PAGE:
Too little or too much spinloft and you will not be able to get the maximum spin out of the shot at hand. With wedges, people equate an open clubface to spinning the ball, and this can be a problem due to excessive spinloft. Whenever you have too much dynamic loft, the ball will slide up the face (reduced friction equals reduced spin) and the ball will float out higher than expected and roll out upon landing.

My thought around the green is to open the face slightly, but not all the way, in efforts to reduce the probability of having too much spinloft during impact. Don’t forget under this scenario we are relying on additional spin to stop the ball. If you are using increased landing angle to stop the ball, then you would obviously not worry about increasing spinloft! Make sure you have these clear in your mind before you decide how much to open the blade.

Opened slightly

Opened too much

One final note: Please make sure you understand what bounce option you need for the type of conditions you normally play. Your professional can help you but I would say that more bounce is better than less bounce for the average player. You can find the bounce listed on the wedge itself. It will range between 4-14, with the mid-range bounce being around 10 degrees.

Set the wrists quicker on the backswing to increase the angle of attack

As we know, when debris gets in between the clubface and the ball (such as dirt/grass), you will have two problems. One, you will not be able to control the ball as much. Secondly, you will not be able to spin the ball as much due to the loss of friction.

So, what is the key to counteract this problem? Increasing the angle of attack by setting the wrists quicker on the backswing. Making your downswing look more like a V rather than a U allows less junk to get between the club and the ball. We are not using the bounce on this type of shot, we are using the leading edge to slice through the rough en route to the ball. Coming in too shallow is a huge problem with this shot, because you will tend to hit it high on the face reducing control.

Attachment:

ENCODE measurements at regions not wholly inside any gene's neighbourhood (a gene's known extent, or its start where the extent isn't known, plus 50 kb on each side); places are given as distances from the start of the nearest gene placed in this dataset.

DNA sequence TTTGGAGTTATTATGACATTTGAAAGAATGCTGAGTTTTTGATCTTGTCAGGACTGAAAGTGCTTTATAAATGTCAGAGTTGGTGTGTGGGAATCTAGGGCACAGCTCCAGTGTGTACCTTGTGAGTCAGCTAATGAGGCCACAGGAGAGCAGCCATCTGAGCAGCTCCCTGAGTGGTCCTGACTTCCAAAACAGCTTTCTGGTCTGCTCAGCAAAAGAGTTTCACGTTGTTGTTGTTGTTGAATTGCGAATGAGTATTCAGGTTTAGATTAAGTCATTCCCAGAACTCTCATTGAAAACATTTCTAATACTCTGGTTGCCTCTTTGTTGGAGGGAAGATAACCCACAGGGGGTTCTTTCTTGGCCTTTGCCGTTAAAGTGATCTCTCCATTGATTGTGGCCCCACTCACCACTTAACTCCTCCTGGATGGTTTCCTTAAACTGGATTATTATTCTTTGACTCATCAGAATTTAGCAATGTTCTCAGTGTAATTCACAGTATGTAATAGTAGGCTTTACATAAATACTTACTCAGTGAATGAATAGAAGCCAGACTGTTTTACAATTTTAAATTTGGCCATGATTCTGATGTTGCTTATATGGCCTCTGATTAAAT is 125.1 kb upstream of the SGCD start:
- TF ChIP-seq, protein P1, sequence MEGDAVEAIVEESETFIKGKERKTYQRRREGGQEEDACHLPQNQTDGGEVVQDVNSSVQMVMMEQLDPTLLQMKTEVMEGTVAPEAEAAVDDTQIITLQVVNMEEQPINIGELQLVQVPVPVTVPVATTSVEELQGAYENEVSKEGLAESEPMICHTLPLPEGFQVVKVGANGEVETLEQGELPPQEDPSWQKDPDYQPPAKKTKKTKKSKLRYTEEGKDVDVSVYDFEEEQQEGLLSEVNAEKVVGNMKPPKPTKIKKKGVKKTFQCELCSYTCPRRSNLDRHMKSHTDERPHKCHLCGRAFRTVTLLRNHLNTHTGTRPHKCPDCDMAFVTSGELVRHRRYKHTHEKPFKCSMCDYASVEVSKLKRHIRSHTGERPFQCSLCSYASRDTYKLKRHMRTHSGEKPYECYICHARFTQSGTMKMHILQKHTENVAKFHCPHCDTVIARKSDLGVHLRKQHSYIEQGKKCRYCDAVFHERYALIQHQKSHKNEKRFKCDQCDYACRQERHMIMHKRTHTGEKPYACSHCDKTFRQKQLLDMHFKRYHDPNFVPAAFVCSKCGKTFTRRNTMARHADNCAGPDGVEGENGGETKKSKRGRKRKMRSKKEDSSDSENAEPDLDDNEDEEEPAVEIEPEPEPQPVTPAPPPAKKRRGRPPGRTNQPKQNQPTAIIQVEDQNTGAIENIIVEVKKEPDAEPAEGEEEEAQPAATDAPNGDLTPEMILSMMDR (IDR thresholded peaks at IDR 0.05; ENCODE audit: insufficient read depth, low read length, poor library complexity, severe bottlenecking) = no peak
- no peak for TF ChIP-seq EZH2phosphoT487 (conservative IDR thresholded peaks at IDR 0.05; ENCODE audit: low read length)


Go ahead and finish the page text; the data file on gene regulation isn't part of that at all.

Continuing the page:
Use your increased AoA on all of your crappy lies, and you will have a much better chance to get up and down more often!

Keep the rear shoulder moving through impact to keep the arms going

The final piece of the puzzle through the ball is speed through the pivot. You cannot hit shots around the green out of tall grass without keeping the club moving and having speed. A reduction of speed is obvious as the club enters into the tall grass, but you don’t want to exacerbate this problem by cutting off your pivot and letting the arms do all the work.

Sure, there are times when you want to cut off the body rotation through the ball, but not on the shot I am discussing here. When we are using spin, you must have speed to generate the spin itself. So, what is the key to maintaining your speed? Keeping the rear shoulder rotating long into the forward swing. If you do this, you will find that your arms, hands, and club will be pulled through the impact zone. If your pivot stalls, then your speed will decrease and your shots will suffer.

Hopefully, by now you understand how to create better shots around the green using the new wedge technology to create more spin with lies that we had no chance to do so before. Remembering these simple tips — coupled with your clean and dry wedge — will give you the best opportunity to be Tiger-like around the greens!

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Instruction

An awesome drill for lag that works with the ball!

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Many lag drills have come and gone in this game because they have a hard time working when the ball is there! How many times do you hear about someone having a great practice swing and then having it all go away when the ball is there? This one is a keeper!